PP/GC/LE/22 Letter from Sir G.C.Lewis to Henry John Temple, third Viscount Palmerston, concerning the distribution of booty acquired during the Crimean War, 4 June [1855]
Letter from Sir George Cornewall Lewis, [second Baronet, Chancellor of the Exchequer], Downing Street, [Whitehall, London] to Henry John Temple, third Viscount Palmerston: Lewis encloses a memorandum relevant to a vote for booty taken in the Crimean war. He has not been able to obtain an exact estimate. The vote for the prizes captured during the Peninsular War was not moved until June 1815. He assumes that it is therefore not necessary to propose a vote [on the Crimean booty] during the present parliamentary session. 4 Jun [1855] Enclosed is a memorandum, in an unknown hand, "Memorandum respecting prize money": on the 23 June 1815, the Chancellor of the Exchequer proposed a grant from the amount of stores captured by the army commanded by the Duke of Wellington, during the whole series of campaigns in the peninsula, to be distributed among the soldiers and their widows and children. "The grant he proposed, 800,000 pounds, was the fruit of twelve general battles and five sieges; and formed also the value of the stores captured on a variety of other occasions, but was not near the actual value of the captures." This grant encompassed the whole period of the Peninsular War. The Chancellor then moved for a grant not larger than 800,00 pounds to be distributed to the soldiers serving in the British army under the command of the Duke of Wellington in Portugal, Spain, and France, between 1809 and 1814 for captured stores and goods. The sum was to be issued and paid without any tax or deduction. General Gascoyne stated in the debate of 23 June 1815 that the value of captured store had long been considered a right. The amount of prize money was calculated at the rate of twenty guineas per captured gun. A royal warrant of 17 July 1815 granted Wellington 800,000 pounds for the army under his command. The War Department and the Ordnance cannot value stores and guns captured at Sebastopol. French stores are found every day; it would take six weeks to estimate stores, etc. which fell to the share of the English army. n.d. c.Jun 1855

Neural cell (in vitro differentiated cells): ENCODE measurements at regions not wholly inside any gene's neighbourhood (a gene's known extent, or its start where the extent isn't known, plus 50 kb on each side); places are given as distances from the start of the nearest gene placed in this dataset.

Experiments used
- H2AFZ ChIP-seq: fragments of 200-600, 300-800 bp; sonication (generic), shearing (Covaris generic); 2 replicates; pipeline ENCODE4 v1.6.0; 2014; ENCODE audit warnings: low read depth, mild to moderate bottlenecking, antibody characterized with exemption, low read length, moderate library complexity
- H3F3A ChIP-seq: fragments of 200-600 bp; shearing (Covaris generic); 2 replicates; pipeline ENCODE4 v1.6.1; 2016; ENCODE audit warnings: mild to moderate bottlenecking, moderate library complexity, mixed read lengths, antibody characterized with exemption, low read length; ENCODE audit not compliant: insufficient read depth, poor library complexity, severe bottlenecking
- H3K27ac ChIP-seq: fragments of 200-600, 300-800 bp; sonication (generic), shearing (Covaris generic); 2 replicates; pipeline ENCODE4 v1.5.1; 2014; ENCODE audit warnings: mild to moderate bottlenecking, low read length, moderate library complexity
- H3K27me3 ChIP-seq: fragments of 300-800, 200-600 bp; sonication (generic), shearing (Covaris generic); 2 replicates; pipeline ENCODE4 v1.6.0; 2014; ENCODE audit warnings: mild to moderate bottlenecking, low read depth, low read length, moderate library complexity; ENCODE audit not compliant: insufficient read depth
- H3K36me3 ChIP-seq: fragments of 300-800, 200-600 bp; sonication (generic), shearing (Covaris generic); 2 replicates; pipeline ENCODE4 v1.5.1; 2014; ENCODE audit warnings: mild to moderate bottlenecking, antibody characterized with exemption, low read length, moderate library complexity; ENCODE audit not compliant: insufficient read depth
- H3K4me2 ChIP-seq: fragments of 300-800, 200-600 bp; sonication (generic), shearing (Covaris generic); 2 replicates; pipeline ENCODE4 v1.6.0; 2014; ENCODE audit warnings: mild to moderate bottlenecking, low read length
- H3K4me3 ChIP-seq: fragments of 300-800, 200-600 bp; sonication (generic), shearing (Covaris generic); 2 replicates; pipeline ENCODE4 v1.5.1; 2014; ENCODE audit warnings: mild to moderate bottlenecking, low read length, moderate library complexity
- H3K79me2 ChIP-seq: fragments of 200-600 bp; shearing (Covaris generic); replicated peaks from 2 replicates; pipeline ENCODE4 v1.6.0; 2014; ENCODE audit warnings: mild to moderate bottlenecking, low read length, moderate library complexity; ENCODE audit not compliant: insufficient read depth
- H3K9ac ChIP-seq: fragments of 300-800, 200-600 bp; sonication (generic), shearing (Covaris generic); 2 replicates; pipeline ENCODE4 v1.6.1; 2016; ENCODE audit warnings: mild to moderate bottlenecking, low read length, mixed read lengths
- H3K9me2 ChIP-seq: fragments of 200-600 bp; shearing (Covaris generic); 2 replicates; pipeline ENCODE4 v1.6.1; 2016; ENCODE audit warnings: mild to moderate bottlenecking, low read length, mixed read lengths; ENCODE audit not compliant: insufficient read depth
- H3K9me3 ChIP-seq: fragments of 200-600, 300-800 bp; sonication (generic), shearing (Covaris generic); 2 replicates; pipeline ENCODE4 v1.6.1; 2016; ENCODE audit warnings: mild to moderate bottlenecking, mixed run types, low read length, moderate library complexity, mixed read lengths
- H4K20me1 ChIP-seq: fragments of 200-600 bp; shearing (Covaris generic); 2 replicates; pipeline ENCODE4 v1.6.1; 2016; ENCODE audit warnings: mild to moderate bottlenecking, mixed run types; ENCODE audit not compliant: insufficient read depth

Two papers
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Sir George Cornewall Lewis, second Baronet Chancellor of the Exchequer
Crimean War, 1854-6
Nicholas Vansittart, later first Baron Bexley, Chancellor of the Exchequer
Nicholas Vansittart, first Baron Bexley, deceased, formerly Chancellor of the Exchequer
Arthur Wellesley, first Duke of Wellington, deceased
Arthur Wellesley, first Duke of Wellington, commander of the British and Portuguese forces in the peninsula; Spain; Portugal; France #Bdate=00/00/1809
Arthur Wellesley, first Duke of Wellington, commander of the British and Portuguese forces in the peninsula; Spain; Portugal; France
Lieutenant General Isaac Gascoyne, Member of Parliament for Liverpool
Sebastopol, Ukraine, Russia
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